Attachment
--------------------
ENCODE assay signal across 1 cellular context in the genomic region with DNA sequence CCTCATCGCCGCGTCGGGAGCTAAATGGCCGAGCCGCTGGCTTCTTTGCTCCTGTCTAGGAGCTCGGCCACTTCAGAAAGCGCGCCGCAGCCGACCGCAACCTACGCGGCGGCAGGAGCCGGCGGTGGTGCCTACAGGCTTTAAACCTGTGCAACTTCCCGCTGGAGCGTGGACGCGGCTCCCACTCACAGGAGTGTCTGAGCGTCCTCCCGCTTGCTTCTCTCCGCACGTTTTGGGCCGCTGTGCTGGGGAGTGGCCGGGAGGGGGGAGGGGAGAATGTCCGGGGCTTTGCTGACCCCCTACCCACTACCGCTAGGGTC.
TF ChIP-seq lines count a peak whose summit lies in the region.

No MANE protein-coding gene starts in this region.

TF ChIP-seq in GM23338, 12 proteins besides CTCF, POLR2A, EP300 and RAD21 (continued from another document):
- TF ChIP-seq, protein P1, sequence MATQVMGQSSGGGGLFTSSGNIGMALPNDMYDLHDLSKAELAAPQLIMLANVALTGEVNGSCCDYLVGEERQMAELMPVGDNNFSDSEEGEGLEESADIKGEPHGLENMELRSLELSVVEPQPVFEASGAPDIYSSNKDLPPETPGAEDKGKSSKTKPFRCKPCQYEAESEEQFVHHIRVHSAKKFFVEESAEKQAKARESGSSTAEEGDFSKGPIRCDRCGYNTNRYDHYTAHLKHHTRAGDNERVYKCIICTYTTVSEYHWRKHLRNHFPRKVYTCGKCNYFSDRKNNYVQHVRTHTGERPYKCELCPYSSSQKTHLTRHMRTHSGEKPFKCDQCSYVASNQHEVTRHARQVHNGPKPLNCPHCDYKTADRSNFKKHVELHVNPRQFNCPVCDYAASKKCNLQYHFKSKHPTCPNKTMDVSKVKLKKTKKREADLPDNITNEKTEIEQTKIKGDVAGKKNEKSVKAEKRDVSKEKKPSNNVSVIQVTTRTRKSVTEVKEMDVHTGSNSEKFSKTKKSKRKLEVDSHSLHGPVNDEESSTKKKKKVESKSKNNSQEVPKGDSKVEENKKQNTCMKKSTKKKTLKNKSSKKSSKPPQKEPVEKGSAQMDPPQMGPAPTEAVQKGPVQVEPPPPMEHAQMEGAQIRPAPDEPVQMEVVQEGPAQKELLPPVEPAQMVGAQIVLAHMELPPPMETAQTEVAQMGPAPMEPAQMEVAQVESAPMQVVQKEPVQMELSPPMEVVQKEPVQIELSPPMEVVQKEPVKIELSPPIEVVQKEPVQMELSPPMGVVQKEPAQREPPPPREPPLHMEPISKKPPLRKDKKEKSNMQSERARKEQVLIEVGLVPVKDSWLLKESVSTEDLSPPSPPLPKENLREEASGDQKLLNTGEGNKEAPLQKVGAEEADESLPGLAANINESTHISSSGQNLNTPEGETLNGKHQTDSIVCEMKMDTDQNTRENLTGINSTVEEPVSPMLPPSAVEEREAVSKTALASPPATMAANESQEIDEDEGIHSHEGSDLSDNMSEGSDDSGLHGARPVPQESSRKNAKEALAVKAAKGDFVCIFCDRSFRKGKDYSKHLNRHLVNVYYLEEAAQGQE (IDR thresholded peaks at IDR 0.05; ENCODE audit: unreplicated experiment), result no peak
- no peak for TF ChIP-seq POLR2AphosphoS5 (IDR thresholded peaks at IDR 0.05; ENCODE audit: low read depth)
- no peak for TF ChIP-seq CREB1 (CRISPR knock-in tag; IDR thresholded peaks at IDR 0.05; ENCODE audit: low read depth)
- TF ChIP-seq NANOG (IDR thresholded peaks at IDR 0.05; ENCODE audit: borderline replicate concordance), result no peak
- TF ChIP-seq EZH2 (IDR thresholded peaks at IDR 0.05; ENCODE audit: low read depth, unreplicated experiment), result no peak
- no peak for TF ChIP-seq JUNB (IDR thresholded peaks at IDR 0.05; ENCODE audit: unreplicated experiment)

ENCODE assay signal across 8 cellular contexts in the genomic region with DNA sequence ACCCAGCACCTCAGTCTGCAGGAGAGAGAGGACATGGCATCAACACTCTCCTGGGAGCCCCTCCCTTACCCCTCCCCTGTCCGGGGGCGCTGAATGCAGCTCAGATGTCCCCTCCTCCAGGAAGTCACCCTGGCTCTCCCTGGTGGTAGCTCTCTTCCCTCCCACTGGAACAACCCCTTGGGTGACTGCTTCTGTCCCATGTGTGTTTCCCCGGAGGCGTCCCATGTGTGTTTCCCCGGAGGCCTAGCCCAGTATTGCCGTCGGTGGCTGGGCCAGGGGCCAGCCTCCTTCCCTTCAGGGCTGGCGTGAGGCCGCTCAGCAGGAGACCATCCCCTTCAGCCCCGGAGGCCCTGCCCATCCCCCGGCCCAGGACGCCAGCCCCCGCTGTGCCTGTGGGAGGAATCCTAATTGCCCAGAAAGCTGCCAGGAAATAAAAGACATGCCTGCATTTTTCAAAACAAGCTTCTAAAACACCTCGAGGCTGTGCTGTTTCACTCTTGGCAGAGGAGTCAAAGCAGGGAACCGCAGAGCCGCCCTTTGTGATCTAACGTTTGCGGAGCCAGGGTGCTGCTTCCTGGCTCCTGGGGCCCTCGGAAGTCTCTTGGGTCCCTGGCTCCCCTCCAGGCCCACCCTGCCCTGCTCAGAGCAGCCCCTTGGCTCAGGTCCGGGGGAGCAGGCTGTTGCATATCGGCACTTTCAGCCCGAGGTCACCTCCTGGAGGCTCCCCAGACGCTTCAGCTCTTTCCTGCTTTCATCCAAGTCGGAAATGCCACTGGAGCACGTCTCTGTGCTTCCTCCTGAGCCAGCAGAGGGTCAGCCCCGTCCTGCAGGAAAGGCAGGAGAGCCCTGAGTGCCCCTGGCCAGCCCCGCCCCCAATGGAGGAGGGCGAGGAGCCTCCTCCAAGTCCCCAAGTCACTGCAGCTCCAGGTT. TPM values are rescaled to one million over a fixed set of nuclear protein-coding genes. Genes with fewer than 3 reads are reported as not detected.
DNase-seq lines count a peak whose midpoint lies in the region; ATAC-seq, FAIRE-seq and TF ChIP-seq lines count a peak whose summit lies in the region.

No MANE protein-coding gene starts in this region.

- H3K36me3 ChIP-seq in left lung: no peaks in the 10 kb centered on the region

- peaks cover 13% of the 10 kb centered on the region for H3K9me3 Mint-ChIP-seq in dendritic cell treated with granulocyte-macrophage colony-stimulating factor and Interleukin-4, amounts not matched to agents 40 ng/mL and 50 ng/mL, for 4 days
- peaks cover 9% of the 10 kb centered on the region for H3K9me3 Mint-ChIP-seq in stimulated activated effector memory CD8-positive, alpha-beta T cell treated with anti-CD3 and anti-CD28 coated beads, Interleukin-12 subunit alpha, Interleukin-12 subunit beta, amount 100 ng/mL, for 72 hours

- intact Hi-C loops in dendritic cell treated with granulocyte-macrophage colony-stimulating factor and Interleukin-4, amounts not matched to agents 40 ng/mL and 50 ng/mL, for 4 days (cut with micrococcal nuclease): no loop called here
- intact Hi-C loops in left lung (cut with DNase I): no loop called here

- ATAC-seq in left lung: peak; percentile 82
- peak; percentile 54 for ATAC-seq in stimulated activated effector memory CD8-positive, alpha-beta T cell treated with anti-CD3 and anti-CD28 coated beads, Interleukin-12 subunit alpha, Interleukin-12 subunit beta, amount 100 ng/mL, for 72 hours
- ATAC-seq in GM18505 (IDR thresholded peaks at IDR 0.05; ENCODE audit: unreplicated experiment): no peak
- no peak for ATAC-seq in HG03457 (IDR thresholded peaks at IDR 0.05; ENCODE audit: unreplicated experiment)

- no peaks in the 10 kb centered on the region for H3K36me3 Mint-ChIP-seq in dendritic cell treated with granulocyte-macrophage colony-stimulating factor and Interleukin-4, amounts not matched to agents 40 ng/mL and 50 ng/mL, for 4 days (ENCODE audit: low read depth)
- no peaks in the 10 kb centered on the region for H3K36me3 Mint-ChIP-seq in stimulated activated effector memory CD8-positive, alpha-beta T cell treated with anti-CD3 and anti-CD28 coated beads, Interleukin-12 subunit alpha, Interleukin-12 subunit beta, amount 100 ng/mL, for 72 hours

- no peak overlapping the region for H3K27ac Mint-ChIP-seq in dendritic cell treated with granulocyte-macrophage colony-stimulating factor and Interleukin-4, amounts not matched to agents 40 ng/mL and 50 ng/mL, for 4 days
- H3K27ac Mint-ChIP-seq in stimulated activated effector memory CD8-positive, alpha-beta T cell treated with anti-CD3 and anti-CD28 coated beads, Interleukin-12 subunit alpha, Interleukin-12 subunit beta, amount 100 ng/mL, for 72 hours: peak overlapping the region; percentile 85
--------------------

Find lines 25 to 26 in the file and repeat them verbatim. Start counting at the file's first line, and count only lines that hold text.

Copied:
- no peak overlapping the region for H3K27ac Mint-ChIP-seq in dendritic cell treated with granulocyte-macrophage colony-stimulating factor and Interleukin-4, amounts not matched to agents 40 ng/mL and 50 ng/mL, for 4 days
- H3K27ac Mint-ChIP-seq in stimulated activated effector memory CD8-positive, alpha-beta T cell treated with anti-CD3 and anti-CD28 coated beads, Interleukin-12 subunit alpha, Interleukin-12 subunit beta, amount 100 ng/mL, for 72 hours: peak overlapping the region; percentile 85